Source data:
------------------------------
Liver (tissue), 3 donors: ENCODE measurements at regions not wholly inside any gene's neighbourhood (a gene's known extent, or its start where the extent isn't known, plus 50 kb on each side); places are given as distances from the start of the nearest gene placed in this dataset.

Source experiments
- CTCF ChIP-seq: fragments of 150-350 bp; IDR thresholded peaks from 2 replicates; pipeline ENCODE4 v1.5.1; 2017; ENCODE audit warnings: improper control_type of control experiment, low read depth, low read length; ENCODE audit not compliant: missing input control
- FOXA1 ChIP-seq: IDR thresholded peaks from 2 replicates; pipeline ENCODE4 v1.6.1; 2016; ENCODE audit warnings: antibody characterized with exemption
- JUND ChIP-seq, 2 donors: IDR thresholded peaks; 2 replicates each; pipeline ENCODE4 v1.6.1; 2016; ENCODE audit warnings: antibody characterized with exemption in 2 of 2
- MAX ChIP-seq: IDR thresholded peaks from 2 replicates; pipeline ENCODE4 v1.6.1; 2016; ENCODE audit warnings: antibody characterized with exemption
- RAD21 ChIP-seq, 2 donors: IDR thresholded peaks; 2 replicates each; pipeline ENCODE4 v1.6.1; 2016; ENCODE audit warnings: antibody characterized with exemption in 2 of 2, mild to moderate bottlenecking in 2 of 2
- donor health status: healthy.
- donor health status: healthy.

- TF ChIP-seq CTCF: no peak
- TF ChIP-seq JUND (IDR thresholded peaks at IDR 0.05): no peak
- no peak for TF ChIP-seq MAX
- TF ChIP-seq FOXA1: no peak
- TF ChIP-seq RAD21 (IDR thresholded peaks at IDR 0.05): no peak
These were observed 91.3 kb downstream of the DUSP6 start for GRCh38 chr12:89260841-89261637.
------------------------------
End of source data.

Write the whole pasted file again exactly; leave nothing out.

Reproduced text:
Liver (tissue), 3 donors: ENCODE measurements at regions not wholly inside any gene's neighbourhood (a gene's known extent, or its start where the extent isn't known, plus 50 kb on each side); places are given as distances from the start of the nearest gene placed in this dataset.

Source experiments
- CTCF ChIP-seq: fragments of 150-350 bp; IDR thresholded peaks from 2 replicates; pipeline ENCODE4 v1.5.1; 2017; ENCODE audit warnings: improper control_type of control experiment, low read depth, low read length; ENCODE audit not compliant: missing input control
- FOXA1 ChIP-seq: IDR thresholded peaks from 2 replicates; pipeline ENCODE4 v1.6.1; 2016; ENCODE audit warnings: antibody characterized with exemption
- JUND ChIP-seq, 2 donors: IDR thresholded peaks; 2 replicates each; pipeline ENCODE4 v1.6.1; 2016; ENCODE audit warnings: antibody characterized with exemption in 2 of 2
- MAX ChIP-seq: IDR thresholded peaks from 2 replicates; pipeline ENCODE4 v1.6.1; 2016; ENCODE audit warnings: antibody characterized with exemption
- RAD21 ChIP-seq, 2 donors: IDR thresholded peaks; 2 replicates each; pipeline ENCODE4 v1.6.1; 2016; ENCODE audit warnings: antibody characterized with exemption in 2 of 2, mild to moderate bottlenecking in 2 of 2
- donor health status: healthy.
- donor health status: healthy.

- TF ChIP-seq CTCF: no peak
- TF ChIP-seq JUND (IDR thresholded peaks at IDR 0.05): no peak
- no peak for TF ChIP-seq MAX
- TF ChIP-seq FOXA1: no peak
- TF ChIP-seq RAD21 (IDR thresholded peaks at IDR 0.05): no peak
These were observed 91.3 kb downstream of the DUSP6 start for GRCh38 chr12:89260841-89261637.